TenMarks teaches you how the effect of changing dimensions on area.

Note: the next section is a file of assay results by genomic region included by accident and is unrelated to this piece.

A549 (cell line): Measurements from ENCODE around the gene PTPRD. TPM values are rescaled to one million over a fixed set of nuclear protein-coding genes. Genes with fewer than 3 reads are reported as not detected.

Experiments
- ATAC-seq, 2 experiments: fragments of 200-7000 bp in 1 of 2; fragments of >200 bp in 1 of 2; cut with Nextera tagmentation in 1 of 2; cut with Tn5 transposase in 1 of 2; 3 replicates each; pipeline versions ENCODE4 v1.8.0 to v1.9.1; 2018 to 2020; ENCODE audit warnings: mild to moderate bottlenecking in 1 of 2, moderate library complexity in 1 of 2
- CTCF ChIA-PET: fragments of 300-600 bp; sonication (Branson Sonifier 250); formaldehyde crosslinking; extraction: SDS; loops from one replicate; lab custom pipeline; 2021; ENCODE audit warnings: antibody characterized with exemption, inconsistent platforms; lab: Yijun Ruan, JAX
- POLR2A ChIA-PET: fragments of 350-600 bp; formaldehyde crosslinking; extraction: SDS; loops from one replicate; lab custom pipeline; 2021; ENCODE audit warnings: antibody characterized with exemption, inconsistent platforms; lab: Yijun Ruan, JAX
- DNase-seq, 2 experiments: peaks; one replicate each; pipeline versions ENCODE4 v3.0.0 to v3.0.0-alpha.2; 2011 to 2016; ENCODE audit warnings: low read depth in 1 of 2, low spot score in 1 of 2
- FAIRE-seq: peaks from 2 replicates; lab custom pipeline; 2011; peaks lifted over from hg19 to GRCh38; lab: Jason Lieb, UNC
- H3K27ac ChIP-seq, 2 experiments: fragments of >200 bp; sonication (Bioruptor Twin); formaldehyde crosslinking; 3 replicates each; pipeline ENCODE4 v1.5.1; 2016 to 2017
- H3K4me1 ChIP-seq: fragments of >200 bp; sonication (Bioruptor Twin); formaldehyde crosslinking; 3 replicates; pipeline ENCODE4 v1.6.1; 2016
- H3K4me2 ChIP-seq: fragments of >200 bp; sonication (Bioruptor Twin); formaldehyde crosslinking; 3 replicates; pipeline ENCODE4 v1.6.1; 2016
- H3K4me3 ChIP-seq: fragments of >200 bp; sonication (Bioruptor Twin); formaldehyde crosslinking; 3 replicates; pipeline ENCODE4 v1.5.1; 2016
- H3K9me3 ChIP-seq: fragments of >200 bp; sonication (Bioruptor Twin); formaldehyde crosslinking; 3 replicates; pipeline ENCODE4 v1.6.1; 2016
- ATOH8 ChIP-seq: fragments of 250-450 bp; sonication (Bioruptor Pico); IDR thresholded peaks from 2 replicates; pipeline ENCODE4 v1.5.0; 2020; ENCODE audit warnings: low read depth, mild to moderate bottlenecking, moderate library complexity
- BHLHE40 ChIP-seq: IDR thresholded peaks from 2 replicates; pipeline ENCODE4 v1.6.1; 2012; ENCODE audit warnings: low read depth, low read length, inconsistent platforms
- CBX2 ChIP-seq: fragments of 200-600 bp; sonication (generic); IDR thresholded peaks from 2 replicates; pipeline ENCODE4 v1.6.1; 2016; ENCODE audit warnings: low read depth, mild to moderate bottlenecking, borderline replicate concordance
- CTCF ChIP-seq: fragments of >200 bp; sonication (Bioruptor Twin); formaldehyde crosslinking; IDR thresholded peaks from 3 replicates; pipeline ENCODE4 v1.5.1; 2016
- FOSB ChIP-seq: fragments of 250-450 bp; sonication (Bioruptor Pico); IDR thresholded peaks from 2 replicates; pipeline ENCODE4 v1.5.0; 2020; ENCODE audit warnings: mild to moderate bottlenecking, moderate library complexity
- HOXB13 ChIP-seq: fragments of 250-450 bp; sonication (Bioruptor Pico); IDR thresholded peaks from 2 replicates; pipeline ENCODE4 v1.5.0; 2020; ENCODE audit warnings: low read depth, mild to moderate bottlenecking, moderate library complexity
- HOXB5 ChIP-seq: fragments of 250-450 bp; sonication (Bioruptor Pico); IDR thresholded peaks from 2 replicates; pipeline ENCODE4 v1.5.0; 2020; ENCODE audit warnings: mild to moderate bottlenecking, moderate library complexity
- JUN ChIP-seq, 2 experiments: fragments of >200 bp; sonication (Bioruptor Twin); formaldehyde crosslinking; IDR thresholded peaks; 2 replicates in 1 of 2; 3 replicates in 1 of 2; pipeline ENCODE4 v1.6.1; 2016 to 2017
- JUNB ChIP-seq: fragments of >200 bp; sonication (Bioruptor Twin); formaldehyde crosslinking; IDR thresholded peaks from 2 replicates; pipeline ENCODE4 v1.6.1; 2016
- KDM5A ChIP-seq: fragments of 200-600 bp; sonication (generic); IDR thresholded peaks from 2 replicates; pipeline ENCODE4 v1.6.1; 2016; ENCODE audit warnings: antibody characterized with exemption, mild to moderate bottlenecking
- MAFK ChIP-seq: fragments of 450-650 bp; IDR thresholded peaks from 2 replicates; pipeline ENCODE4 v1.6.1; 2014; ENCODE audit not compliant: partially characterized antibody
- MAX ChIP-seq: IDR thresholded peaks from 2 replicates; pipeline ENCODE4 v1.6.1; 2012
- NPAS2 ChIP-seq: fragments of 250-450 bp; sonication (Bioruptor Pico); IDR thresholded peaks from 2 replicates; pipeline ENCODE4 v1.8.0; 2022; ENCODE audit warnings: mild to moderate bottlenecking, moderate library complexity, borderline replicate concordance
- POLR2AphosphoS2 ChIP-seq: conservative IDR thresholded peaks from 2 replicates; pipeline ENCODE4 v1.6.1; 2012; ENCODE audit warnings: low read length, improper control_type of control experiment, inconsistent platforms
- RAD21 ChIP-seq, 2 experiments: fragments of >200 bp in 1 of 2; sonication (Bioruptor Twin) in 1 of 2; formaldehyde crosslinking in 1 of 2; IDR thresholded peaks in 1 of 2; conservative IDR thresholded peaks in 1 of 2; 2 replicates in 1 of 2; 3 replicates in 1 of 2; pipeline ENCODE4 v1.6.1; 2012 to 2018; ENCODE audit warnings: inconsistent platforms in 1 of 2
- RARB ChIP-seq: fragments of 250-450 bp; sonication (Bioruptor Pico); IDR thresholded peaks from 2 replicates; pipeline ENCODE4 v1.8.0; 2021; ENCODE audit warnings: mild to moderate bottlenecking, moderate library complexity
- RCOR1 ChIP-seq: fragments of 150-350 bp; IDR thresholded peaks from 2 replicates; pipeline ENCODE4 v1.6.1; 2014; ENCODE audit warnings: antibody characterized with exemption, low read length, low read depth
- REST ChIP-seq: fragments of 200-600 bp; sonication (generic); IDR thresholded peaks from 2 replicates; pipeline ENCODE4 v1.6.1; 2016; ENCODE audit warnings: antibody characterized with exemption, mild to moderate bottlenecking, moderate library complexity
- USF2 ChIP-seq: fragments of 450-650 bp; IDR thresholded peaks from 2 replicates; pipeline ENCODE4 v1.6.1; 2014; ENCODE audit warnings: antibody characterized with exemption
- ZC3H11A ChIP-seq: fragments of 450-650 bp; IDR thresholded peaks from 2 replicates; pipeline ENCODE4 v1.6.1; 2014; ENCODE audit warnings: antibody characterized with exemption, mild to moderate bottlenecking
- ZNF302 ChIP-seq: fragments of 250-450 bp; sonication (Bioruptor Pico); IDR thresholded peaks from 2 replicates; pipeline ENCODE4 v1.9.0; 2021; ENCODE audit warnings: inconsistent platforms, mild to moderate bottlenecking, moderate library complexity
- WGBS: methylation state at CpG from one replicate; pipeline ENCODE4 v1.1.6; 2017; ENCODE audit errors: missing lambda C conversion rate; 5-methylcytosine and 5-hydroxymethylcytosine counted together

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Learn About Area Changing Dimensions Change the figure. So in this problem, it states that a township wants to increase the size of its main park. The park is a rectangle that measure 125 x 80 feet. If the town buys and adjacent park that is exactly the same size and shape, how will this change the size of the park. So before we begin, let’s review about the area of a figure. So when we’re talking about the area of a figure, the area of a figure is a measure of the size of the region enclosed by a figure. So the area of a figure is the measure of the size of the region enclosed by a figure. Now, the perimeter on the other hand is the distance around the outside of a closed figure. Now, getting back to our problem, we need to find out how will this size, the change of size of the park if we add by the adjacent park with the same size and shape as the regular park. So to solve this, our first step in what we need to do is that we need to draw a diagram of the park. So we need to draw a diagram. So the original park is a rectangle that measures 125 feet x 80 feet. So I’m going to draw a diagram of the park to the best of my artistic ability. So here is my park and it’s 125 ft x 80 ft. And remember that with a rectangle, your opposite sides are of the same lengths. Alright, so our next step, step two then is to draw the diagram of the combined area. So now, we’re going to draw a diagram of the combined area. So how we are going to do this is that we know that the adjacent park is exactly the same measure as the township park. So it’s the same size and the same shape. So the length of the new park will be double the original length. So the width of the park will remain the same. So if we’re putting the park—so if we have our original park here, that’s 125 feet, and then we buy the adjacent park, so we’re doubling the length. But the width of the park stays the same but we doubled the original length. So the length of the new park will equal—we’ll put the length of the new park as L—will equal 125 for the original plus another 125 for the adjacent park, and this will be feet. So if I add these together, I get 250 ft. Now, the width of the new park which is W is going to remain the same. It’s going to be 80 ft. Because remember, we said that the width doesn’t change when we add the adjacent park. So this total shape here is the new park. So this is the area of the new park. So the parks are now adjoined by this dotted line. So this is how the parks are adjoined. So our next step is that after we have drawn our diagram and combined the areas, we now have to find the area of the new park. So to find the area of the original park, so we’re going to put the area of the original park, is going to be the length x width. So the length of the original park was 125 ft and the width was 80 ft. So that means that the area of the original park, I’ll just label this here, is going to be 10,000 ft2 and then the area of the new park is going to be the same thing, the length x the width where our length now is 250 ft and our width is 80, and when I multiply that, I get 20,000 ft2. So the area is increased two times, 2 x 10,000 is 20,000. Remember that when you have two similar figures joined together, the area of the new figure is doubled. So to get back to our problem, how will this change the size of the park? Well, it’s going to double the size of the park and we know that it’s going to double the size because we know that it increased it two times from 10,000 to 20,000. Let’s move on to our next problem. So here, we need to find the area and perimeter of the figure that would be formed at the dimensions of the figure given below or doubled. Alright, our original figure is a rectangle and it measures 5 ft x 5.5 ft. So to solve this, our first step is to find the area of the original rectangle. So the area of the original rectangle is going to equal the length x width. So the length of this rectangle is 5 and the width of the rectangle is 5.5